Music is one of the best ways to communicate with other people. It is a channel of communication that attracts more enthusiasts and even advocates. The expression of views, feelings and emotions, opinions and other matters may be done through music. That is why music is also considered as a means of living. Music artists exist all over the world to entertain people. But the finest purpose of music is to promote appropriate social conditions, positive changes in the society, economic development, world peace, and human development. In that case, music and social activism are intimately linked with each other due to its complementary nature. In short, social activism is made easy through the use of music as a medium of expression.
In this paper, the linkage of music and social activism particularly peace movement will be discussed and reviewed. The four music genres that are usually used to promote social activism are rap music, folk and jazz with funk, punk rock, and reggae. There are huge music ventures that also promote social activism like gospel music prayer, music that promotes nationalism, Hurricane Katrina-inspired music, musicians who performed to raise awareness, and the fame of Indigo girls. All these topics will be tackled in this literature with the aim of knowing the importance of music for the promotion of social activism.
Social activism can be defined as attitudes and actions that challenge to persuade the social delivery of status, power, and resources (Perez, 2009, p. 1). One of the goals of activism is to shift exploited populations into an improved social condition. Debates had been in progress about the degree to which the social work profession should connect in matters of social justice and reform (Perez, 2009, p. 1). Some social workers struggle to uphold the community organizing representation that links methods of progressive universal reform and social justice. Others have adhered towards a more traditional, individual adjustment replica of attempting social transformation. As social work expands and changes constantly, consciousness of the dynamics of social work activism aids social workers to keep in line with social work values (Perez, 2009, p. 1). Yet, social activism does not end there. The incorporation of music in the promotion of social activism proves to be effective through the years. The evidences for that matter continue to pile as some famous musicians attempt to value social activism.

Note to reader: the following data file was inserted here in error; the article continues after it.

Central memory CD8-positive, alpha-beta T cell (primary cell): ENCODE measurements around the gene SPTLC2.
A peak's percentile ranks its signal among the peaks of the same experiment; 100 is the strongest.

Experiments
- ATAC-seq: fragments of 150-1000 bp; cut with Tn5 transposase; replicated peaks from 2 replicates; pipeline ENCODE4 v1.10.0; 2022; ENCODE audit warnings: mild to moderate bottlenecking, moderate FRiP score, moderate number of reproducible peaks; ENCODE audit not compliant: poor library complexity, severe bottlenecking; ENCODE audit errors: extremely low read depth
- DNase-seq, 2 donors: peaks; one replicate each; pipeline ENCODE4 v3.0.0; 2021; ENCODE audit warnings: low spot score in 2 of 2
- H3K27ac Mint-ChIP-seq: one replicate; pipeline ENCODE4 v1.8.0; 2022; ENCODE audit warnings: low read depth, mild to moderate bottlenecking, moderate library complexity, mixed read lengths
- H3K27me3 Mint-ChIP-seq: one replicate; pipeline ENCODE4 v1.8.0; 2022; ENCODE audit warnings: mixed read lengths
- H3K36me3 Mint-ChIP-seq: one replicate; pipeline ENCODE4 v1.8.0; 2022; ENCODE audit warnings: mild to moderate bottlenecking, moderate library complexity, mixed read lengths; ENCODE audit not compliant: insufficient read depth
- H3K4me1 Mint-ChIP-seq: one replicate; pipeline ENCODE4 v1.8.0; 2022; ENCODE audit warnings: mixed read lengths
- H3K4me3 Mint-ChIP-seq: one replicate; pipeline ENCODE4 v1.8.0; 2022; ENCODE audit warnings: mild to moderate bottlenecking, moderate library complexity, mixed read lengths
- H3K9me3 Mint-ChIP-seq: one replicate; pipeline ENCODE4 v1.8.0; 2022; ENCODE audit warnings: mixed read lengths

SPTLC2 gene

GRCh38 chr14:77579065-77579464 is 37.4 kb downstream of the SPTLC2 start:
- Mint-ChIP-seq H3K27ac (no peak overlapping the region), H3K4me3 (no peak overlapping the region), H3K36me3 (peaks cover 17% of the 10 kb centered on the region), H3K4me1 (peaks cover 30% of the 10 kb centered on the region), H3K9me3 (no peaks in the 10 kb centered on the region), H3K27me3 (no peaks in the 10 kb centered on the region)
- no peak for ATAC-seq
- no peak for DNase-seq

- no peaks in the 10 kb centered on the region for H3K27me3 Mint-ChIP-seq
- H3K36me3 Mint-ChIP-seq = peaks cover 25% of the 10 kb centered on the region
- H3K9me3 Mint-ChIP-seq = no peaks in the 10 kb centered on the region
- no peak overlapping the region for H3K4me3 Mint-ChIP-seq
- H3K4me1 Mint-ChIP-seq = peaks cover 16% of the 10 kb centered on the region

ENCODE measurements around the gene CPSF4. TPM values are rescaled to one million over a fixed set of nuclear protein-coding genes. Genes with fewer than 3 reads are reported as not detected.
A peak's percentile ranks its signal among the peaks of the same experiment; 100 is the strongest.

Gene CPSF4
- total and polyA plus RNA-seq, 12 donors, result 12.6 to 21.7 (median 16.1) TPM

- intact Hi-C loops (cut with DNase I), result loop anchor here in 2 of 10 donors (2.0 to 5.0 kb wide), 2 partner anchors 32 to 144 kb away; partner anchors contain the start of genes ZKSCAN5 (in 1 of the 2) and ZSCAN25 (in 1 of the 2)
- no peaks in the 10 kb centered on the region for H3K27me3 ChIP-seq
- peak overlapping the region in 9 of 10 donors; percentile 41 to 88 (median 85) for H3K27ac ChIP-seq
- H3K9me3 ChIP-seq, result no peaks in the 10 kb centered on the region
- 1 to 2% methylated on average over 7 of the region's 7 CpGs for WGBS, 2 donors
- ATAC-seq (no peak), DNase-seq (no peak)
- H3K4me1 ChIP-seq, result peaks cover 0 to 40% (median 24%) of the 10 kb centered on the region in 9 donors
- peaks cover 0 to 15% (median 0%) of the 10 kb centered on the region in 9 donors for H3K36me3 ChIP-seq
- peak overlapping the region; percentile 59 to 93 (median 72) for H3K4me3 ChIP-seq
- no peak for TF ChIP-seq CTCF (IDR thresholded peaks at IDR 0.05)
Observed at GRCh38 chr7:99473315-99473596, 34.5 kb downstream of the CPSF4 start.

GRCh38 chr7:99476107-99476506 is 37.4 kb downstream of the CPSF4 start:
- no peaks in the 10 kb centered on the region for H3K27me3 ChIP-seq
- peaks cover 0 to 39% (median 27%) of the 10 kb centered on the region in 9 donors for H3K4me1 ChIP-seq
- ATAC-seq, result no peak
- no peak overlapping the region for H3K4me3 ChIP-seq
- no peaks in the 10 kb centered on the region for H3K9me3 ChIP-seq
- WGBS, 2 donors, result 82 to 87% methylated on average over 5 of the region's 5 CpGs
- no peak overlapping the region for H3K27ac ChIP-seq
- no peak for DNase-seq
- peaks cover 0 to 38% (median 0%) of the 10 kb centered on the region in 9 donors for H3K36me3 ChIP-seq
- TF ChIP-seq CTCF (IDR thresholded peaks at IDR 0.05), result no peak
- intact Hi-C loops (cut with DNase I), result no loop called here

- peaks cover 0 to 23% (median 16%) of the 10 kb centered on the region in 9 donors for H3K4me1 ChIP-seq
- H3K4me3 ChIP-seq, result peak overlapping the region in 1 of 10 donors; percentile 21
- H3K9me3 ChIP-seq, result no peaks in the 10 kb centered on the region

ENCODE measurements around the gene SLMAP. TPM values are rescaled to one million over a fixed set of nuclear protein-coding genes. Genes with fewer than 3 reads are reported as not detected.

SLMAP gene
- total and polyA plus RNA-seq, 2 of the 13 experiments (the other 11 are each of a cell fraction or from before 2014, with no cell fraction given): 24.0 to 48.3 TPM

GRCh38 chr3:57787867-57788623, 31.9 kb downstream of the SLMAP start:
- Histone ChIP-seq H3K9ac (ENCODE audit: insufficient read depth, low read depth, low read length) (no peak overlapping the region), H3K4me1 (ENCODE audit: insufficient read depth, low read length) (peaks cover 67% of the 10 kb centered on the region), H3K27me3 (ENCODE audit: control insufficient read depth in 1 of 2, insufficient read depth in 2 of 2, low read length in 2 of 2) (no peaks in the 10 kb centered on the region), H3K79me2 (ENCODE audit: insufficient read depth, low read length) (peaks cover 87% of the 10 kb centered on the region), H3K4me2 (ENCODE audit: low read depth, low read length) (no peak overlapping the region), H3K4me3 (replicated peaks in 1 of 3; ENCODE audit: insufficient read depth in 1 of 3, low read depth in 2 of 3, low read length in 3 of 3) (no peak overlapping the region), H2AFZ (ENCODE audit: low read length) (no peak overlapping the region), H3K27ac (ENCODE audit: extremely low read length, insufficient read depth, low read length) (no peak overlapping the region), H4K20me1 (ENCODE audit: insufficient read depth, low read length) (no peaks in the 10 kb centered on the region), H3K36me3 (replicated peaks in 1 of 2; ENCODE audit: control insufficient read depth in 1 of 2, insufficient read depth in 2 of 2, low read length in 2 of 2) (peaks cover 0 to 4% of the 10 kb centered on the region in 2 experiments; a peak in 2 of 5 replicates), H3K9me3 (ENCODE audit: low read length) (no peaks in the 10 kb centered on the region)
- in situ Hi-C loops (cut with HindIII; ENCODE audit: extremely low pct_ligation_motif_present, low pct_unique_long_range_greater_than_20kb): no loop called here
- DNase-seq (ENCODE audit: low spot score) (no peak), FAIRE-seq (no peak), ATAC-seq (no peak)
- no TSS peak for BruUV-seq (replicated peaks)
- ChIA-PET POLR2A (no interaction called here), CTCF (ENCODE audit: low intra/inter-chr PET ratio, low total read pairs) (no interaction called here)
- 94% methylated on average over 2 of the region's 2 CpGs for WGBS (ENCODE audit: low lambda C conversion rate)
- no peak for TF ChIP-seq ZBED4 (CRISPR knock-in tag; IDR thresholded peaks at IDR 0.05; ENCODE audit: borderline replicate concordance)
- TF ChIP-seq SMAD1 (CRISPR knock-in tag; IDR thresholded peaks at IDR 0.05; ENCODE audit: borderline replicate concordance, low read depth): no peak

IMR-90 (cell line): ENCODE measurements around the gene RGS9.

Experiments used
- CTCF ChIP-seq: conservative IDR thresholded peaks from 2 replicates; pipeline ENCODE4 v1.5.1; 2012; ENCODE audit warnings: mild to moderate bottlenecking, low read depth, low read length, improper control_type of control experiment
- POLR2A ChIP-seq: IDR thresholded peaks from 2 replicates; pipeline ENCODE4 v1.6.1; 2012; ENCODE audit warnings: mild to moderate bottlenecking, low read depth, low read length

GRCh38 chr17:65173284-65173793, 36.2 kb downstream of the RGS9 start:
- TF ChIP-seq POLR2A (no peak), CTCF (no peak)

In addition, the most important aspect of social activism is peace movement. Peace movement is composed of persons and organizations that allocate shared attitude that peace must be obtained through nonviolent means—if possible through cooperation, not competition, among states (Schwebel, 2005, p. 398). The group tries to form public opinion for opposition even its own government’s policies if the political leaders approve violence in the affairs among countries, or between groups within countries (Schwebel, 2005, p. 398). Peace activists recount to the peace movement either as part of a peace institutions or as persons who contribute to the shared pro-peace approach and connect in anti-war actions as they prefer.